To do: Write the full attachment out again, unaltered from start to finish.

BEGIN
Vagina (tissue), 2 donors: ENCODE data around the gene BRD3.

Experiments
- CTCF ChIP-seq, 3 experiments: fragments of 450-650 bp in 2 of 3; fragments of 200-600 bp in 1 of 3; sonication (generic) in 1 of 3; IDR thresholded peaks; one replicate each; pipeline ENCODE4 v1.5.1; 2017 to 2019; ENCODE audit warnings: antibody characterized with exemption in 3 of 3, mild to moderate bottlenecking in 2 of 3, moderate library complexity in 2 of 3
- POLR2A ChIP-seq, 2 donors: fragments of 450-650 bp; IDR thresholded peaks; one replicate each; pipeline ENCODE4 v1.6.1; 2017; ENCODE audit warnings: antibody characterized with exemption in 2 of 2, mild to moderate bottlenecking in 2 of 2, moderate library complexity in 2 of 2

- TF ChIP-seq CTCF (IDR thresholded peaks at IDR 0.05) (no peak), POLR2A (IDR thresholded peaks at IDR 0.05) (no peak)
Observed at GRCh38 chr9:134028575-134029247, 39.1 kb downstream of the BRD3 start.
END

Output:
Vagina (tissue), 2 donors: ENCODE data around the gene BRD3.

Experiments
- CTCF ChIP-seq, 3 experiments: fragments of 450-650 bp in 2 of 3; fragments of 200-600 bp in 1 of 3; sonication (generic) in 1 of 3; IDR thresholded peaks; one replicate each; pipeline ENCODE4 v1.5.1; 2017 to 2019; ENCODE audit warnings: antibody characterized with exemption in 3 of 3, mild to moderate bottlenecking in 2 of 3, moderate library complexity in 2 of 3
- POLR2A ChIP-seq, 2 donors: fragments of 450-650 bp; IDR thresholded peaks; one replicate each; pipeline ENCODE4 v1.6.1; 2017; ENCODE audit warnings: antibody characterized with exemption in 2 of 2, mild to moderate bottlenecking in 2 of 2, moderate library complexity in 2 of 2

- TF ChIP-seq CTCF (IDR thresholded peaks at IDR 0.05) (no peak), POLR2A (IDR thresholded peaks at IDR 0.05) (no peak)
Observed at GRCh38 chr9:134028575-134029247, 39.1 kb downstream of the BRD3 start.